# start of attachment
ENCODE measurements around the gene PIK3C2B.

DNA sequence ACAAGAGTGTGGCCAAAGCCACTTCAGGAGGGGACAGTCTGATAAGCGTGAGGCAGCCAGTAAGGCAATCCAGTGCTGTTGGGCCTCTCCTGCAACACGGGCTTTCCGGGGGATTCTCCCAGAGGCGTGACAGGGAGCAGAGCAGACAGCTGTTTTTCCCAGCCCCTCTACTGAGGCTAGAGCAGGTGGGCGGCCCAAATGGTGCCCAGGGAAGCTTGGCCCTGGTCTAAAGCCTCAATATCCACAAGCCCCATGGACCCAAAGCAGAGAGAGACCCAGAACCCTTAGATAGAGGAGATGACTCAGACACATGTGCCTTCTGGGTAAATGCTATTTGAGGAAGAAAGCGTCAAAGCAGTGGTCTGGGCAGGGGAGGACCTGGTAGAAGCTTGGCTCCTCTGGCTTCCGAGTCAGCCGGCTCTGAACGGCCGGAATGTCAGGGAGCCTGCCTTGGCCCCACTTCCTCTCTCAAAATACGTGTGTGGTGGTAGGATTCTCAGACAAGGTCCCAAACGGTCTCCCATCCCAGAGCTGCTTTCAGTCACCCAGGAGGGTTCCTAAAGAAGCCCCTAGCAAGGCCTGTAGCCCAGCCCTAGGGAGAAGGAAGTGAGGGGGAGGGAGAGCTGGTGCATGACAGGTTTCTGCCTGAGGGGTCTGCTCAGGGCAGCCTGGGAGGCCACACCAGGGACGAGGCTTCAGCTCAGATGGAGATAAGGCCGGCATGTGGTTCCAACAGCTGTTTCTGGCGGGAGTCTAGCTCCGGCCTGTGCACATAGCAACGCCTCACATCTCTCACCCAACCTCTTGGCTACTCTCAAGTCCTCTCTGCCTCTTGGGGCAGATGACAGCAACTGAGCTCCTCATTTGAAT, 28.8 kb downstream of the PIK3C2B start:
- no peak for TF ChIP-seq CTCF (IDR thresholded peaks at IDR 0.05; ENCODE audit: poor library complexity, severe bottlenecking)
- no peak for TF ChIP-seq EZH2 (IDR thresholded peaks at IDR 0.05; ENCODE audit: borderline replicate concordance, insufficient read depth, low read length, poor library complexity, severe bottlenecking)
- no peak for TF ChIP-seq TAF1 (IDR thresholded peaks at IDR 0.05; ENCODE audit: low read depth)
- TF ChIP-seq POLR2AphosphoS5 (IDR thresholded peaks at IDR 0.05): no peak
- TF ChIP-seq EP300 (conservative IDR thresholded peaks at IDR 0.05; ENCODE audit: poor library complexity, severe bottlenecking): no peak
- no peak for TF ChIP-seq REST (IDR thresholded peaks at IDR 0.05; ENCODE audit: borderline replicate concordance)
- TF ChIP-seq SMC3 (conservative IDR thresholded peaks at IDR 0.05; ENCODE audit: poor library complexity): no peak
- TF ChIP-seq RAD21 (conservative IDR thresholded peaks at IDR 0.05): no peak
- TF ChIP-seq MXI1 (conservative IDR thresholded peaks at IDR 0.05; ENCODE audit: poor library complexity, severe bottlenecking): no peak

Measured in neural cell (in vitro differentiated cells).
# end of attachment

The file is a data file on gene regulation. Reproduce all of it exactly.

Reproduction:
ENCODE measurements around the gene PIK3C2B.

DNA sequence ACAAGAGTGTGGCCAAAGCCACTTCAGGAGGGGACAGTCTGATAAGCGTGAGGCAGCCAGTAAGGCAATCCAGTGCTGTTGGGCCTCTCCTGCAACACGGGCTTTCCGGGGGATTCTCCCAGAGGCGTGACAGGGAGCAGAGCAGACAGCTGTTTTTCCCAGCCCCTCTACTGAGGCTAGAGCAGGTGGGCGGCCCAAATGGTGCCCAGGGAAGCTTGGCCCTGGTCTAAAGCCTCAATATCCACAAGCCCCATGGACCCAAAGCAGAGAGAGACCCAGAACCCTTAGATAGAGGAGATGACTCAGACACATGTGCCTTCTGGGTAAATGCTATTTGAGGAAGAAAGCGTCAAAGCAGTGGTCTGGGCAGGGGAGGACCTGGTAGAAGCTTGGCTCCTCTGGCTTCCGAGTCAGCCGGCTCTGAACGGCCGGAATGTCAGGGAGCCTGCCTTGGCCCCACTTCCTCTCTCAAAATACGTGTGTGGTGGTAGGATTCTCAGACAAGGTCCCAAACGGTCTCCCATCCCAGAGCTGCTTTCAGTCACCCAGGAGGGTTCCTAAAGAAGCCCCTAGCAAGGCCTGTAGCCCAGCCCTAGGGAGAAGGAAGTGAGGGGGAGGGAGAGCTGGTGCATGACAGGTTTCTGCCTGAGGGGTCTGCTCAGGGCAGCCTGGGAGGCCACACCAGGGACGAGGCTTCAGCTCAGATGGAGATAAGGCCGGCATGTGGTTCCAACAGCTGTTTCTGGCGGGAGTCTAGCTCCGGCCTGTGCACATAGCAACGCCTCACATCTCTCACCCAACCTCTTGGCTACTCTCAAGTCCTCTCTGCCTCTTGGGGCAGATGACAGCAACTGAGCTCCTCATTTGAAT, 28.8 kb downstream of the PIK3C2B start:
- no peak for TF ChIP-seq CTCF (IDR thresholded peaks at IDR 0.05; ENCODE audit: poor library complexity, severe bottlenecking)
- no peak for TF ChIP-seq EZH2 (IDR thresholded peaks at IDR 0.05; ENCODE audit: borderline replicate concordance, insufficient read depth, low read length, poor library complexity, severe bottlenecking)
- no peak for TF ChIP-seq TAF1 (IDR thresholded peaks at IDR 0.05; ENCODE audit: low read depth)
- TF ChIP-seq POLR2AphosphoS5 (IDR thresholded peaks at IDR 0.05): no peak
- TF ChIP-seq EP300 (conservative IDR thresholded peaks at IDR 0.05; ENCODE audit: poor library complexity, severe bottlenecking): no peak
- no peak for TF ChIP-seq REST (IDR thresholded peaks at IDR 0.05; ENCODE audit: borderline replicate concordance)
- TF ChIP-seq SMC3 (conservative IDR thresholded peaks at IDR 0.05; ENCODE audit: poor library complexity): no peak
- TF ChIP-seq RAD21 (conservative IDR thresholded peaks at IDR 0.05): no peak
- TF ChIP-seq MXI1 (conservative IDR thresholded peaks at IDR 0.05; ENCODE audit: poor library complexity, severe bottlenecking): no peak

Measured in neural cell (in vitro differentiated cells).